Events

Current and Upcoming

Carolyn Roberts - Broken World Botany: Slavery and Natural Knowledge in the West African Slave Trading Zones

October 20, 2021
6:00 PM - 7:30 PM
Online

Event Description 

This talk explores West African slave trading zones as unique spaces in Atlantic itineraries of science and medicine. Frequently crumbling fortresses like Cape Coast Castle on the Gold Coast were transient, biocontact zones laced with violence, dehumanization, and disease. As such, gathering natural knowledge was characterized by an eclectic empiricism that had limited institutional support and scarce resources. Using fragmentary evidence culled from travel narratives, correspondence, and merchants accounting records, Carolyn Roberts illustrates how slave traders often functioned as scientific scavengers, seeking to consume West African natural knowledge wherever such might exist – whether in the malnourished bodies of enslaved people who had been trafficked hundreds of miles, or among enslaved girls and boys who grew physic gardens at slave factories. This talk problematizes early modern science and medicine by examining knowledge-making in a profoundly broken world.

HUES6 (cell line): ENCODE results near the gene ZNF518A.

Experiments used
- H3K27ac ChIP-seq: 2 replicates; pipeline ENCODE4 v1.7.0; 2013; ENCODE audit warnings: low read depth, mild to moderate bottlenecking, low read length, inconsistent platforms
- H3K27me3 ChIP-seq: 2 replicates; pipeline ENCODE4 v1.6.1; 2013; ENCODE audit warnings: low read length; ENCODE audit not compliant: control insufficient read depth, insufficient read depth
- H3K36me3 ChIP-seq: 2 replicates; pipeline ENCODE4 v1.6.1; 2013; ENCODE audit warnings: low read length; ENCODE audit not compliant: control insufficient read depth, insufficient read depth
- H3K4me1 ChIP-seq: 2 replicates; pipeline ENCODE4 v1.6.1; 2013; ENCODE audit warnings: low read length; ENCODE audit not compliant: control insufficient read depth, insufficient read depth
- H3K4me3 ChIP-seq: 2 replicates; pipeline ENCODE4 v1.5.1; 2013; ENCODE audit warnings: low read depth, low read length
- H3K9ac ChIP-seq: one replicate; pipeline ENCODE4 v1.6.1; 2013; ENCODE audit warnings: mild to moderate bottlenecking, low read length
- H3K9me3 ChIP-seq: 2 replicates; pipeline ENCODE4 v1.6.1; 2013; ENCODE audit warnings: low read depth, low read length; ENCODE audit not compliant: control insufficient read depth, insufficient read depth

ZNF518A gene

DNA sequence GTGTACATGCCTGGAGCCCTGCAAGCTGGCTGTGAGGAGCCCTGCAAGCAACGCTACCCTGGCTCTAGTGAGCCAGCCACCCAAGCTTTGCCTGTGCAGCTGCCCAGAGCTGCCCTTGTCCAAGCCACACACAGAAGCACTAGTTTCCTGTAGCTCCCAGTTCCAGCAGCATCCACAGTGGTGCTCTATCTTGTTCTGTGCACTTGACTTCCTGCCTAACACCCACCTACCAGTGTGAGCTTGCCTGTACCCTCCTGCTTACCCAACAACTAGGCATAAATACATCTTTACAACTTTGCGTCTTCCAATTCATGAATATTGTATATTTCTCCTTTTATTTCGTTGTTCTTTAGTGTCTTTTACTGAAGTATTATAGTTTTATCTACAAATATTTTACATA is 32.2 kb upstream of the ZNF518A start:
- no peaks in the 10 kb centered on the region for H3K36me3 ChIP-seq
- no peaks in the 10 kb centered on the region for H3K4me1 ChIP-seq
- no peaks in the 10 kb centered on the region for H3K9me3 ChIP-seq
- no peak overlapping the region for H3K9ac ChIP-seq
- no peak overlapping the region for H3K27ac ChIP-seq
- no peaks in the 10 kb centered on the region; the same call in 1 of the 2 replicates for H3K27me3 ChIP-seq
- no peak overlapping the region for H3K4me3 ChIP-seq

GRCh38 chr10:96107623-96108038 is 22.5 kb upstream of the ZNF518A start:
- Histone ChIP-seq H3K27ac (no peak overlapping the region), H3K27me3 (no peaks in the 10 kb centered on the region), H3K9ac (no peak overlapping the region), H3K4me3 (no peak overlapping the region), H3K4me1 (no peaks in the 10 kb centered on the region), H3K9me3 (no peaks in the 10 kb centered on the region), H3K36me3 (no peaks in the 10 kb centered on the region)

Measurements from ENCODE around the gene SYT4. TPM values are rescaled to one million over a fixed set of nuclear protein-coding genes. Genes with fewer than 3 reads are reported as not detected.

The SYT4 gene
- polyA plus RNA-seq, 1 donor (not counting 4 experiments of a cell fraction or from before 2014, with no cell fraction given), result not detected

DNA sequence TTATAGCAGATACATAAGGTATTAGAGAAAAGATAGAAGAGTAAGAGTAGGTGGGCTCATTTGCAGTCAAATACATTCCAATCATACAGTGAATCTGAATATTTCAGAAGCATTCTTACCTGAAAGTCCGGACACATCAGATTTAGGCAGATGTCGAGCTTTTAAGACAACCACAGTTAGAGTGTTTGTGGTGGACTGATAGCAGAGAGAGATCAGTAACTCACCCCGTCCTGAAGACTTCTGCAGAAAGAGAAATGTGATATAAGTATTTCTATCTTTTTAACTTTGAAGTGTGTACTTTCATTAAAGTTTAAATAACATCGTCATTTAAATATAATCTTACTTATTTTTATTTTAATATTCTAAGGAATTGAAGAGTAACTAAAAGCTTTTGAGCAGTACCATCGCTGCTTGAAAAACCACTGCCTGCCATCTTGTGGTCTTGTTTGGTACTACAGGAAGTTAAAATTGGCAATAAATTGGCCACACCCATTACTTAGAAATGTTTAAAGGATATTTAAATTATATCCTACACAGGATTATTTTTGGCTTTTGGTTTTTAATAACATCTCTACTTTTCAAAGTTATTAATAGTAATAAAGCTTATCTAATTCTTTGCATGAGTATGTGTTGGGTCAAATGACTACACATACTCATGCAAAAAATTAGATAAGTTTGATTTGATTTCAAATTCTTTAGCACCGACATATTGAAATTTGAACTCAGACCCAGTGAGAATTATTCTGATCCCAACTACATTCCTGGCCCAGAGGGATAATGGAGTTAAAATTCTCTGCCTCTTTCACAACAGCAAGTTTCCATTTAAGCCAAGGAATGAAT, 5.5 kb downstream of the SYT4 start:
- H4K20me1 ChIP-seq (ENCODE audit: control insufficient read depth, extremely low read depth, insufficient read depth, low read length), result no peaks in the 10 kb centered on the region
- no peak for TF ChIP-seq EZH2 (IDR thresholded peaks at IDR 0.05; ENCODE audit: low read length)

Event Speaker

Carolyn Roberts, Assistant Professor of History of Science and African American Studies at Yale University

Event Information

This event is free and open to the public; Registration required. Please contact [email protected] with any questions. 

This event is part of the New York History of Science Lecture Series.

Sponsoring Organizations:

  • The University Seminars at Columbia University
  • Columbia University in the City of New York
  • NYU Gallatin School of Individualized Study
  • The Graduate Center, City University of New York
  • The New York Academy of Medicine
  • The New York Academy of Sciences

The Center for Science and Society makes every reasonable effort to accommodate individuals with disabilities. If you require disability accommodations to attend a Center for Science and Society event, please contact us at [email protected] or (212) 853-1612 at least 10 days in advance of the event. For more information, please visit the campus accessibility webpage